Teaching the green ways

PUBLISHED : Friday, 28 January, 2011, 12:00am
UPDATED : Friday, 28 January, 2011, 12:00am

From green retailing to using environmentally friendly technology, business executives in Hong Kong are becoming increasingly aware of the importance of 'going green'. But many don't know how to go about achieving it.

To fill in the gaps, the University of Hong Kong's School of Professional and Continuous Education (HKU SPACE) rolled out an executive diploma programme in green management last August, designed for mid-level to senior professionals.

Lam Cheuk-fung, chairman of the environmental division of the Hong Kong Institution of Engineers and a lecturer on the programme, says the course is suitable for individuals working in sectors such as hospitality, manufacturing, property development and the government.

'Education is crucial for cultivating awareness,' Lam says. 'Getting managers of a company to understand environmental issues is an important first step for a business to go green.'

The programme consists of four modules - green fundamentals for corporates; green policy, planning and regulation; green technology for corporates; and green management and auditing. Three modules have been conducted since August, with no more than 25 students admitted to each of the modules.

According to Lam, in addition to learning about major environmental legislation and related policies, the course equips students with the ability to co-ordinate green initiatives across their company. They also learn about green auditing, purchasing and production.

Field trips are arranged for students to observe how businesses use and monitor green technology. Among the destinations are factories on the mainland that manufacture products in an environmentally friendly way, recycling plants for computers, and buildings with electricity and water-saving features.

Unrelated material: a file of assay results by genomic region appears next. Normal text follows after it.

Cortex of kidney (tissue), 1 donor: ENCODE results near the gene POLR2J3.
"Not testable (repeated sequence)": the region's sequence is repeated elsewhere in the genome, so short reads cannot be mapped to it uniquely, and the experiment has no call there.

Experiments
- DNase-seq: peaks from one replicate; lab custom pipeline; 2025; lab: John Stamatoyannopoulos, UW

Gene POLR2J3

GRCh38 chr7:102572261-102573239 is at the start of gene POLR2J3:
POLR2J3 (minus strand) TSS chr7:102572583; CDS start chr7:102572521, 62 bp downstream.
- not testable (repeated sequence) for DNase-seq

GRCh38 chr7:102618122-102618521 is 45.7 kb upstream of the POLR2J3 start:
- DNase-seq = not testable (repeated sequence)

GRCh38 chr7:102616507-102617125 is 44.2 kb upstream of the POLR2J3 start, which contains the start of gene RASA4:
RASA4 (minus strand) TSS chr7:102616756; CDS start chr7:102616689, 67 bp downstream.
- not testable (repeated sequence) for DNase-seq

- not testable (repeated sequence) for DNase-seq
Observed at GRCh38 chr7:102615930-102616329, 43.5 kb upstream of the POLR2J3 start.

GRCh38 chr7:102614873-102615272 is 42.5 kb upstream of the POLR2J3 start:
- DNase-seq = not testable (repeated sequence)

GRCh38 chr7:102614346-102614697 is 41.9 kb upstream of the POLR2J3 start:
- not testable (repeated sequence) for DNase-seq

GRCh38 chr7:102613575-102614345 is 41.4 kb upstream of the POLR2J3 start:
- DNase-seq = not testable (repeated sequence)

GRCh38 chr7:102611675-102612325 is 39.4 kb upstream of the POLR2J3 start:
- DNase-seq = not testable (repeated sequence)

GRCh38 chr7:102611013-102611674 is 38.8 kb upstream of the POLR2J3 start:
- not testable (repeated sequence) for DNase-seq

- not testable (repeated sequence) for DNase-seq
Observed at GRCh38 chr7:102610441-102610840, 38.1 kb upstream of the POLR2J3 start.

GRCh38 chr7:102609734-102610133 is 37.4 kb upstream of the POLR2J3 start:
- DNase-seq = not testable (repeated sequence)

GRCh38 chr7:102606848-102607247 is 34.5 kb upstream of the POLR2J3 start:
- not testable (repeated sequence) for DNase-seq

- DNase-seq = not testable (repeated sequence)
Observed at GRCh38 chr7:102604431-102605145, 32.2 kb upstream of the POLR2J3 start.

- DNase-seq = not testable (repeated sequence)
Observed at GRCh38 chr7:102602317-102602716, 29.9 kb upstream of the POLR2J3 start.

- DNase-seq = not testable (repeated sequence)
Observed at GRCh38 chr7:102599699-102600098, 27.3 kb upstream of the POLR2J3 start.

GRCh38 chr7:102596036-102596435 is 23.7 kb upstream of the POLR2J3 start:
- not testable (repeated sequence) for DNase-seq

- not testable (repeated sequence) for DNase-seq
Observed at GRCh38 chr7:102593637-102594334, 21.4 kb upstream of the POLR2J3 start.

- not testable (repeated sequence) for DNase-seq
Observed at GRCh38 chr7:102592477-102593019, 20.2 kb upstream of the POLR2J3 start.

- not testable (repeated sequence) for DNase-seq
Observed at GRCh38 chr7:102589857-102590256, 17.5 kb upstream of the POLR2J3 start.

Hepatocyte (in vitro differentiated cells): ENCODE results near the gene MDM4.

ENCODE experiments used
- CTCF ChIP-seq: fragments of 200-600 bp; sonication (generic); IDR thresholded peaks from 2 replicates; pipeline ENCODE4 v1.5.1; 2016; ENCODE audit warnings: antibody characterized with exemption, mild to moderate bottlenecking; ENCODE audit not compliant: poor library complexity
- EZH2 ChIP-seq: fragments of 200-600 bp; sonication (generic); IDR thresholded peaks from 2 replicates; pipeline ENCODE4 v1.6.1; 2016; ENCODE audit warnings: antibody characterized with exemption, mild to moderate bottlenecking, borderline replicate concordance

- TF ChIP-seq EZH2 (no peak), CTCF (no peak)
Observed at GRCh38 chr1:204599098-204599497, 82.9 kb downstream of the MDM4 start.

'Many students find these trips very informative and practical because they are able to see for themselves how green policies and environmental management systems are implemented,' Lam says.

Assistant programme director Martin Lam says the course is intensive - lesson time is four hours instead of the standard three. But students can study at their own pace, completing the course in anything from six months to two years. He adds that students have to sit a test after the first module, and complete one to two written assignments for the others.

Linda Ho, the CEO of non-profit environmental organisation Green Council, who is also lecturing on the programme, says small and medium-sized enterprises are less aware of the importance of green practices compared with big companies. 'I hope to get them started by telling them about green purchasing, green labelling and life-cycle analysis,' she says.

Members of the Green Council who enrol in the course enjoy a discounted rate of HK$4,000 per module instead of HK$4,200.

Joe Wu, a surveyor working for a property developer who is about to start the last module, says he applied for the programme in order to find out more about the green policies in the building industry.

'I have learned about waste control and [how to build] green features, among other things,' he says. 'I have also found out more about the policies in other industries from my fellow students.'

Compared with other courses, Wu says the HKU SPACE programme is shorter and practical.

'This is a very informative course, and it is great for people like me who are busy at work but who want to learn more,' he says.

Study on Saturdays

Classes take place on Saturdays from 2pm to 6pm

Students can finish the course in six months to two years

The programme costs HK$4,200 per module